Seventh day was the party day. The ambience looked nicer and brighter with lit candles at corners, tables neatly draped with red cloth carrying a bowl of chips and peanuts. Wine and whiskey glass in rhythmically arranged pattern. Between the pillar and a photo stand I happened to see a face, I recognized in a jiffy. It feels great and joyous to meet a friend in an exhibition whom I had not met for four years, better still, she had grabbed a couple more of her friends to show my works. Fortunately two more photographs of mine were on display. Mahesh Shantaram spoke to me for a while about his photography, career. I ran into veteran photographer Ram Panjaabi, he remembered his early years of photography when the idea of digital was not yet conceived, difficulties of printing and publishing, difficulties of reaching out to the people. We exchanged our contacts and bid good-bye to each other.
Final day had the workshop conducted by Apple on Aperture software. It was an hour spent in Nidhi hall of Leela palace learning about Apple in general, Aperture in particular. The knowledge acquired there would require me to spend a fortune to put that into use, for I'm no Apple user. Post workshop I spoke to Prem of Crossover who gave me some tips and tricks of life and career, and in return I told him that the show was useful and a debut hit, but could be greatly improved. Another close friend of mine barged into the exhibition hall who was kind enough to spare his precious Sunday evening for the exhibition.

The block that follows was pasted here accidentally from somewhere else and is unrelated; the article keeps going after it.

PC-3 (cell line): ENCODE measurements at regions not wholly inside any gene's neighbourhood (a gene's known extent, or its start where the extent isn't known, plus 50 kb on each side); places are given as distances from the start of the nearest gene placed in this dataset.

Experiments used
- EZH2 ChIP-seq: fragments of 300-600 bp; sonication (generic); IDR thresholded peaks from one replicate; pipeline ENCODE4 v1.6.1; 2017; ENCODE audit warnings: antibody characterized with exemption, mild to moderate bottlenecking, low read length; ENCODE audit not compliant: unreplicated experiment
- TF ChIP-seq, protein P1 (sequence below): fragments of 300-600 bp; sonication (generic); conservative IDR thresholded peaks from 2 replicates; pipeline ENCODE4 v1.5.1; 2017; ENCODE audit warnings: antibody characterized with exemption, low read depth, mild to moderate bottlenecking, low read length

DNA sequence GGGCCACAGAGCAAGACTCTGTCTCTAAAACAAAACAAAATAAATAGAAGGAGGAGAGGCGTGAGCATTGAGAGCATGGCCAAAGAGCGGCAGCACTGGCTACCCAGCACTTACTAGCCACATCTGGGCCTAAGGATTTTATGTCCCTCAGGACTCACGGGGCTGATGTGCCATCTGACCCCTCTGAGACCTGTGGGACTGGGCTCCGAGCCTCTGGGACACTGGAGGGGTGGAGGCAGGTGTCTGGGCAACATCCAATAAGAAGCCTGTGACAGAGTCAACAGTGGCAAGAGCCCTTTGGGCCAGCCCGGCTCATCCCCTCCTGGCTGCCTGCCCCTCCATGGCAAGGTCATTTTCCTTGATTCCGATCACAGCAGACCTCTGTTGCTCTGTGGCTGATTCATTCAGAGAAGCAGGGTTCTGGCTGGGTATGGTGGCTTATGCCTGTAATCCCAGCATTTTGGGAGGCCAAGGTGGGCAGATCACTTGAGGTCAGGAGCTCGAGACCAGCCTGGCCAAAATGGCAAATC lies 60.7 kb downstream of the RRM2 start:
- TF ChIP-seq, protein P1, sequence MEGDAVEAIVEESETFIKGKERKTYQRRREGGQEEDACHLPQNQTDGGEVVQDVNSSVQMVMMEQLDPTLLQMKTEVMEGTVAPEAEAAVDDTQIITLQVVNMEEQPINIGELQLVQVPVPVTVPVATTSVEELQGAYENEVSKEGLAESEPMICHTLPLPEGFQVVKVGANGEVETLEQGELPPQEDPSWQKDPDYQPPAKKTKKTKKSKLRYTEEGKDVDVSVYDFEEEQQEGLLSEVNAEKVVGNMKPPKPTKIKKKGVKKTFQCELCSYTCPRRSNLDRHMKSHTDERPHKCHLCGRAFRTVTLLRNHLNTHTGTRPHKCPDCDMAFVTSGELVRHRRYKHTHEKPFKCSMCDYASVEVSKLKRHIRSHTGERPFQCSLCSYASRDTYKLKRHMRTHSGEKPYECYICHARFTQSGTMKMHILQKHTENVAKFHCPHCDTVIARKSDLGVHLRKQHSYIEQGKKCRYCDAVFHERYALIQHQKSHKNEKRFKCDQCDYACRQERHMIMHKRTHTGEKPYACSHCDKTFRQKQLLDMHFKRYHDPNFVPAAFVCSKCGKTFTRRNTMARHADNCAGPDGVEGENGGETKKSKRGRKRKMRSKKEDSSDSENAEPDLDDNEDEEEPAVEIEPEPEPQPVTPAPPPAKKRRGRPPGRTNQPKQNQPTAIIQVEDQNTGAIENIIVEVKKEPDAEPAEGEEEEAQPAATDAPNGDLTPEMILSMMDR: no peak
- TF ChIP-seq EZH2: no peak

Overall the exhibition was a great hit. Crossover sports was overwhelmed with the response they received despite having a per category fee of Rs. 250. It feels good to know there are so many mortals out there doing happy clicks. We amateurs got great exposure, happened to meet some cool people, exchanged thoughts and cards. I guess many professional photographers were brought into limelight here, they could sell their stuff, meet people, get published. I was a tad disappointed about the way amateurs' works were handled but when compared to the good it has made, my qualms are negligible. But my suggestion to Crossover (for the next show) would be to filter the amateurs' works before they are displayed, so that only few good photographs are displayed. I saw few works that were technically not up to the mark to be exhibited - out of focus, unintentional blur. It was a great debut and I hope it ushers in many more photography events in Bangalore.